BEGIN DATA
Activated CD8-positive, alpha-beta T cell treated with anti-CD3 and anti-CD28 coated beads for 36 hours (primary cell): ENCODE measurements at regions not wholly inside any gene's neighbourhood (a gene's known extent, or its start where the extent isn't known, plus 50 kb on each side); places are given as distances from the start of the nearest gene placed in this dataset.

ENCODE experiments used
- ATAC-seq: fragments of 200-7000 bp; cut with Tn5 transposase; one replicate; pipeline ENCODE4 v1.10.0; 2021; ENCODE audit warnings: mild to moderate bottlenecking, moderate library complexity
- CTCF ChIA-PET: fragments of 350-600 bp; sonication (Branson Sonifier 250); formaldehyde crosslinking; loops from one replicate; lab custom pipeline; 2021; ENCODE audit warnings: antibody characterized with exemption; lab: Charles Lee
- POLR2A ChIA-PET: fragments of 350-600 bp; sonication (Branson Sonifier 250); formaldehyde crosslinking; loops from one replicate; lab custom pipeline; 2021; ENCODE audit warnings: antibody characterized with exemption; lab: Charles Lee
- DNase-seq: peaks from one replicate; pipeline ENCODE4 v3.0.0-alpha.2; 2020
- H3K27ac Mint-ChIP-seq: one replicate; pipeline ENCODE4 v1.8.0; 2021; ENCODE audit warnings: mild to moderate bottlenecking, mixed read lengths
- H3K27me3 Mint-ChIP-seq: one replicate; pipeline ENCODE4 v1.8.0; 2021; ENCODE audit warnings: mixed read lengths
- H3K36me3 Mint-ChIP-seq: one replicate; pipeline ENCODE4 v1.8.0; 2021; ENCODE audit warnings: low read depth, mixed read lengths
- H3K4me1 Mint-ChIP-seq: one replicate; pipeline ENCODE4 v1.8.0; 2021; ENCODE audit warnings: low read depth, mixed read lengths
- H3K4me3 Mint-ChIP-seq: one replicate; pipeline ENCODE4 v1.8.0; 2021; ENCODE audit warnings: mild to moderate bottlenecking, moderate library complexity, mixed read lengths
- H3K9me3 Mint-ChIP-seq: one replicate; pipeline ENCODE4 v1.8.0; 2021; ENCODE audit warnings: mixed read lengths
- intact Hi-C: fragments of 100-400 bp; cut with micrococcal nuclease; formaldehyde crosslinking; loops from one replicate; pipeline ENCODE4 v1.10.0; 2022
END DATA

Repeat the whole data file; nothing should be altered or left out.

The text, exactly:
Activated CD8-positive, alpha-beta T cell treated with anti-CD3 and anti-CD28 coated beads for 36 hours (primary cell): ENCODE measurements at regions not wholly inside any gene's neighbourhood (a gene's known extent, or its start where the extent isn't known, plus 50 kb on each side); places are given as distances from the start of the nearest gene placed in this dataset.

ENCODE experiments used
- ATAC-seq: fragments of 200-7000 bp; cut with Tn5 transposase; one replicate; pipeline ENCODE4 v1.10.0; 2021; ENCODE audit warnings: mild to moderate bottlenecking, moderate library complexity
- CTCF ChIA-PET: fragments of 350-600 bp; sonication (Branson Sonifier 250); formaldehyde crosslinking; loops from one replicate; lab custom pipeline; 2021; ENCODE audit warnings: antibody characterized with exemption; lab: Charles Lee
- POLR2A ChIA-PET: fragments of 350-600 bp; sonication (Branson Sonifier 250); formaldehyde crosslinking; loops from one replicate; lab custom pipeline; 2021; ENCODE audit warnings: antibody characterized with exemption; lab: Charles Lee
- DNase-seq: peaks from one replicate; pipeline ENCODE4 v3.0.0-alpha.2; 2020
- H3K27ac Mint-ChIP-seq: one replicate; pipeline ENCODE4 v1.8.0; 2021; ENCODE audit warnings: mild to moderate bottlenecking, mixed read lengths
- H3K27me3 Mint-ChIP-seq: one replicate; pipeline ENCODE4 v1.8.0; 2021; ENCODE audit warnings: mixed read lengths
- H3K36me3 Mint-ChIP-seq: one replicate; pipeline ENCODE4 v1.8.0; 2021; ENCODE audit warnings: low read depth, mixed read lengths
- H3K4me1 Mint-ChIP-seq: one replicate; pipeline ENCODE4 v1.8.0; 2021; ENCODE audit warnings: low read depth, mixed read lengths
- H3K4me3 Mint-ChIP-seq: one replicate; pipeline ENCODE4 v1.8.0; 2021; ENCODE audit warnings: mild to moderate bottlenecking, moderate library complexity, mixed read lengths
- H3K9me3 Mint-ChIP-seq: one replicate; pipeline ENCODE4 v1.8.0; 2021; ENCODE audit warnings: mixed read lengths
- intact Hi-C: fragments of 100-400 bp; cut with micrococcal nuclease; formaldehyde crosslinking; loops from one replicate; pipeline ENCODE4 v1.10.0; 2022